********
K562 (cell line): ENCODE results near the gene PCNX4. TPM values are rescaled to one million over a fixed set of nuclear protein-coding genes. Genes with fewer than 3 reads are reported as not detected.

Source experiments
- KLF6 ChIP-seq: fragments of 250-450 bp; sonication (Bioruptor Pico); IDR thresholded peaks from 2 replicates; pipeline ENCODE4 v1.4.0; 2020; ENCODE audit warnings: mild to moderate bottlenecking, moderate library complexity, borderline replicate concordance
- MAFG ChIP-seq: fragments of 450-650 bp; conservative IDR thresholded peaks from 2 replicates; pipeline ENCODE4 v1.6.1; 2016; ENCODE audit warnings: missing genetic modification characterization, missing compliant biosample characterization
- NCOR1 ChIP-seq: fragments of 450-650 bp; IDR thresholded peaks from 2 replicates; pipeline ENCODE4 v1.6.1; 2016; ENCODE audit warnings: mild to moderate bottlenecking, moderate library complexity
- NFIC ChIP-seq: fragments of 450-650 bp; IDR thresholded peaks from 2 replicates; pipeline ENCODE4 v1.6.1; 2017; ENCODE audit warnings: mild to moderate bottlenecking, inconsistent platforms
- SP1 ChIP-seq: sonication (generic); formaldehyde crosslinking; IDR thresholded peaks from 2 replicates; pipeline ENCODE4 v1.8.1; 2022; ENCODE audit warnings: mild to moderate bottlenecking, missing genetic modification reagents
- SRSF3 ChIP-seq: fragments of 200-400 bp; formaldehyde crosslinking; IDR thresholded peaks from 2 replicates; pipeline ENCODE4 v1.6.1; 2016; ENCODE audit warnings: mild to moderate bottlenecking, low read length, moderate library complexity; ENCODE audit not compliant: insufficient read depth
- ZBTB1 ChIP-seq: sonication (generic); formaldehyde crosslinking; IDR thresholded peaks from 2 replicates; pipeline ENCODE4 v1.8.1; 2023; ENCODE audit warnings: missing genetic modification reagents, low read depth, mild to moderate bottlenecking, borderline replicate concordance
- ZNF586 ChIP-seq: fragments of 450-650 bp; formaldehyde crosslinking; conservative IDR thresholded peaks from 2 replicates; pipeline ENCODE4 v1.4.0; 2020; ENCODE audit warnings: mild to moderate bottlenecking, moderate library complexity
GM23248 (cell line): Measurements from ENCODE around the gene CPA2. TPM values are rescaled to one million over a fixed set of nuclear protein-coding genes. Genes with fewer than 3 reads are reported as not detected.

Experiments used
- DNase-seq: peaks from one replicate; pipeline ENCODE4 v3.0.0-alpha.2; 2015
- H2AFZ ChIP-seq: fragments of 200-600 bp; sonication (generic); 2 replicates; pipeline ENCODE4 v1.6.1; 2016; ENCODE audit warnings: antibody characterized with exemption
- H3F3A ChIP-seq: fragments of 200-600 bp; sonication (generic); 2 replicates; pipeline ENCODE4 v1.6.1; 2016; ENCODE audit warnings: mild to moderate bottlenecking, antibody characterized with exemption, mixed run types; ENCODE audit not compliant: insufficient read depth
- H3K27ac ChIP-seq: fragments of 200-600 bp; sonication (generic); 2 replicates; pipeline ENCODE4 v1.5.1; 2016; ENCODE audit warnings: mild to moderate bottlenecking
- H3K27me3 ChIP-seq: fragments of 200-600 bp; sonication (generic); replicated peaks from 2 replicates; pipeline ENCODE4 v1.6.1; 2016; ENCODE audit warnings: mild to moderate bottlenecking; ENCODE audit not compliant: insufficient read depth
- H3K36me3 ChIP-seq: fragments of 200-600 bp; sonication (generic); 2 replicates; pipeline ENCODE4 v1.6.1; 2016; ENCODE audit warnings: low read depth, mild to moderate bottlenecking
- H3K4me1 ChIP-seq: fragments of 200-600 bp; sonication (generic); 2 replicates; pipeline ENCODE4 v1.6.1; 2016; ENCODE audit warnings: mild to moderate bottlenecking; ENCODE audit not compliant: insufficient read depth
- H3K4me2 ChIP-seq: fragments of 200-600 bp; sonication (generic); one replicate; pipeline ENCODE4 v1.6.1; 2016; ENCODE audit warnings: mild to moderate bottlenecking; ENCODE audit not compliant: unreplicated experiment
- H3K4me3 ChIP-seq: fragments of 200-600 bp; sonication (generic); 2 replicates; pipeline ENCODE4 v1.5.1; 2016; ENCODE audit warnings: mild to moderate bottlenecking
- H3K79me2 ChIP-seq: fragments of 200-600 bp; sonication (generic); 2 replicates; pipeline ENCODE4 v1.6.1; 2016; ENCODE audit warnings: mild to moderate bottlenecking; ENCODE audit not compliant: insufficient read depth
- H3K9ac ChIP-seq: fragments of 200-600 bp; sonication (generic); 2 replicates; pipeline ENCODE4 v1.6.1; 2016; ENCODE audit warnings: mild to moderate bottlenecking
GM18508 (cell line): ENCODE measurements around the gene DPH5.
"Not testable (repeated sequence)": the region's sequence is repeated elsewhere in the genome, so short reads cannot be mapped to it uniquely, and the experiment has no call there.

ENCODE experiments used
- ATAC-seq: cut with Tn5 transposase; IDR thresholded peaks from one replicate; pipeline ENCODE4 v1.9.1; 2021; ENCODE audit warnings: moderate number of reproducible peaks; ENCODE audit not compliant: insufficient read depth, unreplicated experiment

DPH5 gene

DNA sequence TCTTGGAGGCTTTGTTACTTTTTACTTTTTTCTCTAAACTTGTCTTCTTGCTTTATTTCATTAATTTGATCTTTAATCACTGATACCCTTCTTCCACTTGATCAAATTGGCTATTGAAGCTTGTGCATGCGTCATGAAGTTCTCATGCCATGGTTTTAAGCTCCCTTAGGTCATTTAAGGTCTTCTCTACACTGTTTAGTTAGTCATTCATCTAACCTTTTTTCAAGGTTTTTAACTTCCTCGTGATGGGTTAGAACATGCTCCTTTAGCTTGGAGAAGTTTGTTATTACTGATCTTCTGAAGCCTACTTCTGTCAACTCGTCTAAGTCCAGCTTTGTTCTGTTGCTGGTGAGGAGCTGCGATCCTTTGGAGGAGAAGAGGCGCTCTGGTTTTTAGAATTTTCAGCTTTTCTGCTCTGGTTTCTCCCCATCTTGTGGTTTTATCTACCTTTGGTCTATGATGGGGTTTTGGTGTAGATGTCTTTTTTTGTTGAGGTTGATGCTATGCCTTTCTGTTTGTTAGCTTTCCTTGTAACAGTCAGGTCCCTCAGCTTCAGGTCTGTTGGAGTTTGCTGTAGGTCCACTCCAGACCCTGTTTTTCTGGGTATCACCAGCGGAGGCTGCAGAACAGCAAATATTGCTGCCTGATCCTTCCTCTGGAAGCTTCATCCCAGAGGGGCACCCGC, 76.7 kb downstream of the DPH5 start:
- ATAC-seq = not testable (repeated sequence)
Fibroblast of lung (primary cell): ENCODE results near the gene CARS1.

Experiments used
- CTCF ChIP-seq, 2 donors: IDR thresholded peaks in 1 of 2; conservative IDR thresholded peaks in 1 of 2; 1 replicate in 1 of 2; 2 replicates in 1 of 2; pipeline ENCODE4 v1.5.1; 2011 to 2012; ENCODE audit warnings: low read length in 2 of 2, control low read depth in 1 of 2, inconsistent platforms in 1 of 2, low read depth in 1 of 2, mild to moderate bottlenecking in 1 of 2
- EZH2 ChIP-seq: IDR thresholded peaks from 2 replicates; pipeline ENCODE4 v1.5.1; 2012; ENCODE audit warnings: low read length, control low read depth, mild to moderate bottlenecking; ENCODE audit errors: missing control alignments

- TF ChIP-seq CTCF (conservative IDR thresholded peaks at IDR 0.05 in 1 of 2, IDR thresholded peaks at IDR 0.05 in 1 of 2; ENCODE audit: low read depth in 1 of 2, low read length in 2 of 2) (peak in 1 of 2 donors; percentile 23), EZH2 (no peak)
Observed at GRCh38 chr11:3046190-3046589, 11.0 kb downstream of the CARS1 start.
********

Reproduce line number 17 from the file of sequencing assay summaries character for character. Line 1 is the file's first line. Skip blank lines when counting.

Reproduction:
- H3K27me3 ChIP-seq: fragments of 200-600 bp; sonication (generic); replicated peaks from 2 replicates; pipeline ENCODE4 v1.6.1; 2016; ENCODE audit warnings: mild to moderate bottlenecking; ENCODE audit not compliant: insufficient read depth